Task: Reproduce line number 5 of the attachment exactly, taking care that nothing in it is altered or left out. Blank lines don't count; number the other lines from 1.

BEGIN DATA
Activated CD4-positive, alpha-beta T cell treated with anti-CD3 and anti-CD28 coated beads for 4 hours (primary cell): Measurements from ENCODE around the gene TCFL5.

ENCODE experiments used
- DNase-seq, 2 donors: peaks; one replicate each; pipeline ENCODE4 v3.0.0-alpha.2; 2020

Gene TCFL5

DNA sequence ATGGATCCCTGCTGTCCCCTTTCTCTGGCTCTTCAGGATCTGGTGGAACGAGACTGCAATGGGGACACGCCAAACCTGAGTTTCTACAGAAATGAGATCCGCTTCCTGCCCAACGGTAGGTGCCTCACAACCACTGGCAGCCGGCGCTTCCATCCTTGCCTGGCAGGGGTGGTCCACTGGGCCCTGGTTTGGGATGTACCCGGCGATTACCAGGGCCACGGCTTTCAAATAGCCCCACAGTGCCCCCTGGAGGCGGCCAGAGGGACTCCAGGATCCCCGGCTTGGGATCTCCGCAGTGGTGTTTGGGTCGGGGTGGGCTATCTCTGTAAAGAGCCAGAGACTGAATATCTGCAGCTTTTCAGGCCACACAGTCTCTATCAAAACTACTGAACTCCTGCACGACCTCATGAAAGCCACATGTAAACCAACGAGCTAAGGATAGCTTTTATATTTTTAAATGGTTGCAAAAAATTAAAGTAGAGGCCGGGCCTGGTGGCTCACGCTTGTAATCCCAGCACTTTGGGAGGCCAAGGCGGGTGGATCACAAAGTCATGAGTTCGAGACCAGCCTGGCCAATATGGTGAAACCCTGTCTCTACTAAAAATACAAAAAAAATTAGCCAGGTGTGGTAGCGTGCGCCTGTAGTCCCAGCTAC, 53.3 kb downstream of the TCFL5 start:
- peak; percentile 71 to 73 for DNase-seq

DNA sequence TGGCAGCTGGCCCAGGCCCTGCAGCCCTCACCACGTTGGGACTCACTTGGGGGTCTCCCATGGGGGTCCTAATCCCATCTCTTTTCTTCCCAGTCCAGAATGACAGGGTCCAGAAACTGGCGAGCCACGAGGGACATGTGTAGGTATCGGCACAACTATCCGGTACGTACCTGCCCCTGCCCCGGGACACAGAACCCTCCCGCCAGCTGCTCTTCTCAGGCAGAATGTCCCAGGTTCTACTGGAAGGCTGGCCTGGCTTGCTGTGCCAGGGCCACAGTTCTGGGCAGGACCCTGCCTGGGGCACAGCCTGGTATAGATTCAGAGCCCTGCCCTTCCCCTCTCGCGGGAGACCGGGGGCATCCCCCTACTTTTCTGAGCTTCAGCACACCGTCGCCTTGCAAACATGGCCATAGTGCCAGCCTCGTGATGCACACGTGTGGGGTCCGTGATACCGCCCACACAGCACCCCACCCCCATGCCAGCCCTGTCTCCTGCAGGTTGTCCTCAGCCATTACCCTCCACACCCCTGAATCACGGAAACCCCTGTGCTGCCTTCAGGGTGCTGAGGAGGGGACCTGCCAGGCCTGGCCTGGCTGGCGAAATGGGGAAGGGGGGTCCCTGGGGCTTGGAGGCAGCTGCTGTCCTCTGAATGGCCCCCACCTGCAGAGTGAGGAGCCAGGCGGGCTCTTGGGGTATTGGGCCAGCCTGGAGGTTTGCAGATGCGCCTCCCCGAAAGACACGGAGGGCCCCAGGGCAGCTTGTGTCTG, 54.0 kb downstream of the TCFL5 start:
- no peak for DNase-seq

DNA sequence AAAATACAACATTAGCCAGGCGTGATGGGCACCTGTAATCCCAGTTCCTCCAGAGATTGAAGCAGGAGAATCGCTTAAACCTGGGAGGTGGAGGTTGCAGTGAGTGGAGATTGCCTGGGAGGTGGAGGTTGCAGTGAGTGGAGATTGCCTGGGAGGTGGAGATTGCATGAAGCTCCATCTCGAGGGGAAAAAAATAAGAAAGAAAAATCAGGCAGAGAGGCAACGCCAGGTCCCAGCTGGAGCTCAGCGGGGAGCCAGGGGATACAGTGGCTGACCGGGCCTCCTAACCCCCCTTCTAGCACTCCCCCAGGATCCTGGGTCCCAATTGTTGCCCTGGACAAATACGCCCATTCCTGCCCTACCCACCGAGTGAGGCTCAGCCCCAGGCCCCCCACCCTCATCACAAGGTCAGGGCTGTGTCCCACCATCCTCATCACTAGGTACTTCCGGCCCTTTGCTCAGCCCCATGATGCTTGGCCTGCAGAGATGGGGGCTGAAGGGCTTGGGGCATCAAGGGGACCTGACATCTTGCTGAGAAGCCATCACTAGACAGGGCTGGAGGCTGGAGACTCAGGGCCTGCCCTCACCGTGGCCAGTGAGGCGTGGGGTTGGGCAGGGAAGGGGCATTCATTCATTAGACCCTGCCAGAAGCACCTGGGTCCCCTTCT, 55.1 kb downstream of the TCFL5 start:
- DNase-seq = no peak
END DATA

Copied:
DNA sequence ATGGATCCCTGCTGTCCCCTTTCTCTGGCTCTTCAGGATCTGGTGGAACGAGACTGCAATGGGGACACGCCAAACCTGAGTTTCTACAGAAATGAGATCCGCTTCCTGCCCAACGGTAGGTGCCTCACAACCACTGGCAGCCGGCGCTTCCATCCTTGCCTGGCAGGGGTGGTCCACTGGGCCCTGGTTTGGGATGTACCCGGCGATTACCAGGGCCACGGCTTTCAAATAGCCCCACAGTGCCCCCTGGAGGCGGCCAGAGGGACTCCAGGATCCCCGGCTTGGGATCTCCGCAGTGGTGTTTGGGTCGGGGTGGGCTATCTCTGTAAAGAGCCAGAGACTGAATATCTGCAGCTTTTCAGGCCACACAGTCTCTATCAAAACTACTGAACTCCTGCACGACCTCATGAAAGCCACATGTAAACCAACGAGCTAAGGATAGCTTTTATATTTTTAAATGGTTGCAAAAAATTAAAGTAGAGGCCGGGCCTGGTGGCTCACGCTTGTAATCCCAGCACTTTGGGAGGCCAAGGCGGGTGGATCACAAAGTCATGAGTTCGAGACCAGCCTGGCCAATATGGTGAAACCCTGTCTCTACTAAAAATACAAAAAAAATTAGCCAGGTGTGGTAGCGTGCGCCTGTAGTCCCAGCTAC, 53.3 kb downstream of the TCFL5 start: